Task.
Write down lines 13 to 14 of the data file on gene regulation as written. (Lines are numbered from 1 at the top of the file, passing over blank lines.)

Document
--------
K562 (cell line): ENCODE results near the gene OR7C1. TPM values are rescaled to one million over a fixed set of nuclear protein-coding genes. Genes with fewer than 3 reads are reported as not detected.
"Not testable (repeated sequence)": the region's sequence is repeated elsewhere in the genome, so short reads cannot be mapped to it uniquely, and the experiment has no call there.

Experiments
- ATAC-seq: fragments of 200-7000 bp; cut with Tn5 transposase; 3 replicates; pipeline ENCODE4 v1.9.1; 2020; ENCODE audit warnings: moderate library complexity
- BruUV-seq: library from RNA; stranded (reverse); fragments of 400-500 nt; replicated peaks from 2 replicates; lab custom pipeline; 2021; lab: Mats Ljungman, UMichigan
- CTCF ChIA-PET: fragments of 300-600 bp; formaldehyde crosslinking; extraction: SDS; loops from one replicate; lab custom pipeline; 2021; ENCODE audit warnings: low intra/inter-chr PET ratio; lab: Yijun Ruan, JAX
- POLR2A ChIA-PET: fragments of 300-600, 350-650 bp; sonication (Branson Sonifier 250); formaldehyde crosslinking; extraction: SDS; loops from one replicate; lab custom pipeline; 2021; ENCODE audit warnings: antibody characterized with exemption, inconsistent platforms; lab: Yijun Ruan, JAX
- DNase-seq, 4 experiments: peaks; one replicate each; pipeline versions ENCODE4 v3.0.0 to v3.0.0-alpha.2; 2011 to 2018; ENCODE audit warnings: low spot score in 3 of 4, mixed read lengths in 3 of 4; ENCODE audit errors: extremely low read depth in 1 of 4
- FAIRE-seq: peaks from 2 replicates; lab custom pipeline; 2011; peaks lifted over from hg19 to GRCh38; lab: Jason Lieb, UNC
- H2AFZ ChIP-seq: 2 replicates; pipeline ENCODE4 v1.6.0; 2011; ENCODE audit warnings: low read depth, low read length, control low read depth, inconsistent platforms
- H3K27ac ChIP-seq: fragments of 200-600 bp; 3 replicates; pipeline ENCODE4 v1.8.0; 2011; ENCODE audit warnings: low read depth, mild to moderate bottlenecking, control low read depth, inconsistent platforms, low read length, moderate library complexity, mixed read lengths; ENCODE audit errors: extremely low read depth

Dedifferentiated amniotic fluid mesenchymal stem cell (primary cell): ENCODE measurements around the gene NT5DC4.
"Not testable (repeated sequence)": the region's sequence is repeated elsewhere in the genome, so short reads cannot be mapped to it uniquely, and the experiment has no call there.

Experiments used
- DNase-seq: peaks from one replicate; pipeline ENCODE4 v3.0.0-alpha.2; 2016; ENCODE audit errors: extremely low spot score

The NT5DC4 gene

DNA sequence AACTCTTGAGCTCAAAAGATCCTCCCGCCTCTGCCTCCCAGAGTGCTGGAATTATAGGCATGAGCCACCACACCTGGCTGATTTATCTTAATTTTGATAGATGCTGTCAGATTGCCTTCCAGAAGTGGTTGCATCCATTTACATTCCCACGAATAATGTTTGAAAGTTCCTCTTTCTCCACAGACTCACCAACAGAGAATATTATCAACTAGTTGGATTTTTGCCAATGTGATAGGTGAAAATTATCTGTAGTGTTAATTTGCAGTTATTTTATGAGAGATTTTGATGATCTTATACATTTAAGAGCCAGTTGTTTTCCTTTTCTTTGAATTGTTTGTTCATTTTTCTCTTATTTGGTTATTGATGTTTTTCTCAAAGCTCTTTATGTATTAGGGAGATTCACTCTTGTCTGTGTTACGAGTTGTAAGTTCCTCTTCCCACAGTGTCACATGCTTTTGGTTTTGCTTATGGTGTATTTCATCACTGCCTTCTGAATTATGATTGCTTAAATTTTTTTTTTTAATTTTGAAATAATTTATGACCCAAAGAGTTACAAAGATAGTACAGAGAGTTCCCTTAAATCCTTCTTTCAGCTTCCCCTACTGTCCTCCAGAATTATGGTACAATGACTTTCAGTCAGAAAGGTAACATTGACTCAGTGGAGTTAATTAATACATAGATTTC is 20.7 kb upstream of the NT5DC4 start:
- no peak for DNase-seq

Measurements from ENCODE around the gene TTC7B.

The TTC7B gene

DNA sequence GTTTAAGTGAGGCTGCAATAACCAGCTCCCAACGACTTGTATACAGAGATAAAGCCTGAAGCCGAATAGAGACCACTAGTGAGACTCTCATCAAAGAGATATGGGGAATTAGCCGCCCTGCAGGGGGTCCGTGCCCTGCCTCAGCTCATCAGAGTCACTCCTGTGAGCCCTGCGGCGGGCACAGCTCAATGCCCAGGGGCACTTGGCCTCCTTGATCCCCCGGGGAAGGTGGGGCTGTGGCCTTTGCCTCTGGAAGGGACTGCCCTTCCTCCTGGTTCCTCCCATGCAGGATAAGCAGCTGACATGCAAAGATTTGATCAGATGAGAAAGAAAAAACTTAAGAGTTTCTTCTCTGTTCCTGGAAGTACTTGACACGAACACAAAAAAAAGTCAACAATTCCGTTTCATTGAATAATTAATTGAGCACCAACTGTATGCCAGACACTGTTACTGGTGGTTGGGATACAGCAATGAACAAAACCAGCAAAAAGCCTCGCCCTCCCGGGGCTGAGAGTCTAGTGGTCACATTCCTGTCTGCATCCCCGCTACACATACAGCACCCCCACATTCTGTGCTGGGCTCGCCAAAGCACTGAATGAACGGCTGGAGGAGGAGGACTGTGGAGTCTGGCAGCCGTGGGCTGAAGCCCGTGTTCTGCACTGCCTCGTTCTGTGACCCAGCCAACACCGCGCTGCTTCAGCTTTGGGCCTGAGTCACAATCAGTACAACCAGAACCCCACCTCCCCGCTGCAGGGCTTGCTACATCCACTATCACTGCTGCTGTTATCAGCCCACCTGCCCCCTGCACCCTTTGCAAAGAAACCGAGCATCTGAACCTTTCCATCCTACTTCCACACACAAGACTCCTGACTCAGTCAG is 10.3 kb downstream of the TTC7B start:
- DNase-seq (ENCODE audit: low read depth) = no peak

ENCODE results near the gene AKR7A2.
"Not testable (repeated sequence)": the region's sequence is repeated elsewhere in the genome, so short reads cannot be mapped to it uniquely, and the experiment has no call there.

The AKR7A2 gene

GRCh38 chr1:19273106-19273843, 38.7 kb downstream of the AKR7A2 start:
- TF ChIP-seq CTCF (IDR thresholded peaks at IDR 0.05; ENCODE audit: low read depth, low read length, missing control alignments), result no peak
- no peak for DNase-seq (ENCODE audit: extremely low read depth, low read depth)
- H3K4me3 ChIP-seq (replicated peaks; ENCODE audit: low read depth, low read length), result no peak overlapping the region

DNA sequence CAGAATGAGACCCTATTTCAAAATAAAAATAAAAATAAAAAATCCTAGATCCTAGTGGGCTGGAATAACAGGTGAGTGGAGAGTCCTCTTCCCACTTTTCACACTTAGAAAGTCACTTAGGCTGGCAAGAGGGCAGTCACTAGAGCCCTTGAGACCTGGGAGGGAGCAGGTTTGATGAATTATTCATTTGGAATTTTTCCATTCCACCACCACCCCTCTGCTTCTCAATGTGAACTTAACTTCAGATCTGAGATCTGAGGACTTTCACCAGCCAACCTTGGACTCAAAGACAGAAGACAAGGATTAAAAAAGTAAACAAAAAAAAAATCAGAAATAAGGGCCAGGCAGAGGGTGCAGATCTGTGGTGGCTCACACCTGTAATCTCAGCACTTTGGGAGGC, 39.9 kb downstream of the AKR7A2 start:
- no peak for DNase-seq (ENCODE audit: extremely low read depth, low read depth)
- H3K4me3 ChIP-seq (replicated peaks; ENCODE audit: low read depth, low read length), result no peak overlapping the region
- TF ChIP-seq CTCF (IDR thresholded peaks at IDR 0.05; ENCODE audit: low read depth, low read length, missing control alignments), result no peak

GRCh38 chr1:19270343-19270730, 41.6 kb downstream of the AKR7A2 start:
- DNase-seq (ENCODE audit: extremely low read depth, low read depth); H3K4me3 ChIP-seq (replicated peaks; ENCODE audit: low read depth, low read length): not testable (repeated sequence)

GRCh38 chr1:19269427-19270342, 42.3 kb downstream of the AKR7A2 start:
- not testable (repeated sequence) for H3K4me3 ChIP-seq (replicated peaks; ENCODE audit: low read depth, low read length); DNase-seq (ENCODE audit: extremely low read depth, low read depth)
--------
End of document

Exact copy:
"Not testable (repeated sequence)": the region's sequence is repeated elsewhere in the genome, so short reads cannot be mapped to it uniquely, and the experiment has no call there.

Experiments used